From 1947 to 1969 the U.S. Air Force investigated UFOs as a possible threat to national security. A total of 12,618 reports were received, of which 701 reports, or 5.6 percent, were listed as unexplained. The air force concluded that "no UFO reported, investigated, and evaluated by the Air Force has ever given any indication of threat to our national security". Since 1969 no agency of the U.S. government has had any active program of UFO investigation.

  Some persons, however, believe that UFOs are extraterrestrial spacecraft, even though no scientifically valid evidence supports that belief. The possibility of extraterrestrial civilizations is not the stumbling block; most scientists grant that intelligent life may well exist elsewhere in the universe. A fully convincing UFO photograph has yet to be taken, however, and the scientific method requires that highly speculative explanations should not be adopted unless all of the more ordinary explanations can be ruled out.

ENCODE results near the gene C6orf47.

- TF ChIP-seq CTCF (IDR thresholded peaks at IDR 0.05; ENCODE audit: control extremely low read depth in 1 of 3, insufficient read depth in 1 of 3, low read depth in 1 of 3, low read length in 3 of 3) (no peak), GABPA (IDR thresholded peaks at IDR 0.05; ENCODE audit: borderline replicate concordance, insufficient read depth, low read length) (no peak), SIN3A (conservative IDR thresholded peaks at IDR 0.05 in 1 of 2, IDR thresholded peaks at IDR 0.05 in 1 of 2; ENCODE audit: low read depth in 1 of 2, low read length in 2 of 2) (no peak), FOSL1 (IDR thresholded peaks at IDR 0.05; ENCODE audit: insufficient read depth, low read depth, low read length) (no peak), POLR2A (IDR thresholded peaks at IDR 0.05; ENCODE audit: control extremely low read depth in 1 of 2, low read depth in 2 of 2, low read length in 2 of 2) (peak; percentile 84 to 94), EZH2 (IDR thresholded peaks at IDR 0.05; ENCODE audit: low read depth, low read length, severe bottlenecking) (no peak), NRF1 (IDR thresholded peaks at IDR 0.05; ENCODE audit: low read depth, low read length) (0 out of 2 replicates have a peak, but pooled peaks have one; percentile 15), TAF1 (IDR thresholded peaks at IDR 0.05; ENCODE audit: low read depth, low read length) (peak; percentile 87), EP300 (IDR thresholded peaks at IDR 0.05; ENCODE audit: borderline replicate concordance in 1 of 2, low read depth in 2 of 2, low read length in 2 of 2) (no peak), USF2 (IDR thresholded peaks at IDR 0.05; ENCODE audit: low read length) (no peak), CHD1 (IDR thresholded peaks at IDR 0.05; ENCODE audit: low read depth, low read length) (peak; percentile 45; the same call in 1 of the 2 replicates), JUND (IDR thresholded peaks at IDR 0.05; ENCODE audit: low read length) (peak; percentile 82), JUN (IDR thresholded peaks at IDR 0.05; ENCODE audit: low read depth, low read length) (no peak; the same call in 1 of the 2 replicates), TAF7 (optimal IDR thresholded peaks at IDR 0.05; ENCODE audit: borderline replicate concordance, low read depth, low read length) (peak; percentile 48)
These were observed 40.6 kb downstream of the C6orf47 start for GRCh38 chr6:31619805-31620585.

Called Maglev for short, the system under discussion makes use of a high-speed train levitated above a guideway and propelled by magnetic fields. The project has been in the talking stage for several months.

  Hans Ueberschaer, German's ambassador visited the city together with Harmut Heine, representative of Thyssen Krupp. They had an initial discussion with the mayor there about the prospect of the project. The talks were believed to be constructive and paved the way for the future talks in Berlin, where a commitment was reached.

  Sources familiar with the talks estimated that the project would cost US$723 million, which would cover everything from land use fees and rail construction to train cars. Completion date is 2005. A joint venture company is to be established for the project.

  EXERCISE:

  1. Who paved the way for further negotiations in Berlin?

  A) The mayor

  B) Both the German ambassador and the mayor.

  C) The German ambassador.

  D) The representative from the German company.

  2. What was the signed commitment mainly about?

  A) Finalizing the payment of US$723 million.

  B) Establishing a joint venture company.

  C) Conducting a feasibility study.

  D) Outlining the German company's intention to export its technology.

  3. What is the main feature of Maglev?

  A) The Maglev train "floats" above the guideway and zip to its destination.

  B) The Maglev train zips to its destination on the railway.

  C) The Maglev train zips to its destination on a double guideway.